Project Management Institute

Gaining the edge

launching a career is a project unto itself. Two things above all can help young project managers get ahead

Launching a career is a project unto itself. Two things above all can help young project managers get ahead.


Around the world, organizations across many different industries are facing a project management talent gap. That means young professionals have a better than good chance of building a promising career in the world of project management. But no career path is guaranteed: Inexperience and a small network pose challenges to young project practitioners’ professional development, as they do to anyone at the outset of a career.

There are two easy ways to overcome these challenges: volunteering and networking.

It can be hard to find time to volunteer, but the benefits are enormous. Volunteering is the perfect way to discover something you're really good at and develop a new skill.


Volunteering and networking may seem to be two different topics, but for me, they're linked. When you volunteer, you meet new people whom you can network with. These people may or may not be in the same domain, field or business as you, but that doesn't mean a relationship with them won't be beneficial. You might even find a mentor who can guide you down your career path and offer advice when you hit a roadblock.

I started volunteering for a local PMI chapter at the beginning of my career. I was able to interact with experts and veterans in the industry who gave me invaluable guidance and suggestions for gaining work experience. For instance, the chapter hired a vendor to provide technology solutions for day-to-day operations. Since I worked as a technology support executive, I was given the opportunity to articulate the requirements to the vendor. That was the moment I connected the dots: I could practice requirements management by volunteering for this project and build on my professional experience.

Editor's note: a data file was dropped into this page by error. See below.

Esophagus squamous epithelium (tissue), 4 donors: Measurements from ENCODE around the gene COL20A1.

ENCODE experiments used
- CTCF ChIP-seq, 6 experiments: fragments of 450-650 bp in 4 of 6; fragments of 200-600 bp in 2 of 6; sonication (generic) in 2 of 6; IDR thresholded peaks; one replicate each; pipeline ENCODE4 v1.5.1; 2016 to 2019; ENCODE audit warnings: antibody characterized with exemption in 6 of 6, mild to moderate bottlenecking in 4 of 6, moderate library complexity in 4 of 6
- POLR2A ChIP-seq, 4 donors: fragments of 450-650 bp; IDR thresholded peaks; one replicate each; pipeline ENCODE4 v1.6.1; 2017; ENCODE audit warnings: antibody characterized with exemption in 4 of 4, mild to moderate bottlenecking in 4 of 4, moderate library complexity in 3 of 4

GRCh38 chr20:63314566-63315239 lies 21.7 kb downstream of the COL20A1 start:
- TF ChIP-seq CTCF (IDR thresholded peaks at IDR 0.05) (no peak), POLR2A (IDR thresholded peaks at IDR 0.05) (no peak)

To date, I still receive guidance from the connections I made while volunteering.

How else can you contribute to your project management community while gaining knowledge and contacts? Consider planning and implementing a major fundraiser, organizing a conference or networking event at a local chapter, or supervising and training other volunteers.


Use your volunteer opportunities to meet new people, connect personally and share knowledge. The more you network, the more you get noticed. Don't hesitate to contact people for help or guidance. At the same time, offer to help others whenever possible.

If you're just starting out, the biggest payoff of networking is job opportunities. The more you're connected with other professionals, the better the chances of being referred to a prospective job opening. (My first international job resulted from a referral by a friend I met while volunteering.)

But always remember that networking is not all about you. Don't forget to grow your network by introducing your connections to others in your network. One such introduction by me led to an active client-vendor relationship between my connections. Many companies recognize and capitalize on the benefits of referrals, so a referral can go a long way for a new project professional.

Tremendous possibilities emerge when you build strong relationships—which are what successful careers require. So start making connections now. You never know which doors they might open. PM

img Bhanu Vadlakonda, CAPM, is a project manager in the project management office of the change management division of a multinational bank in Singapore.
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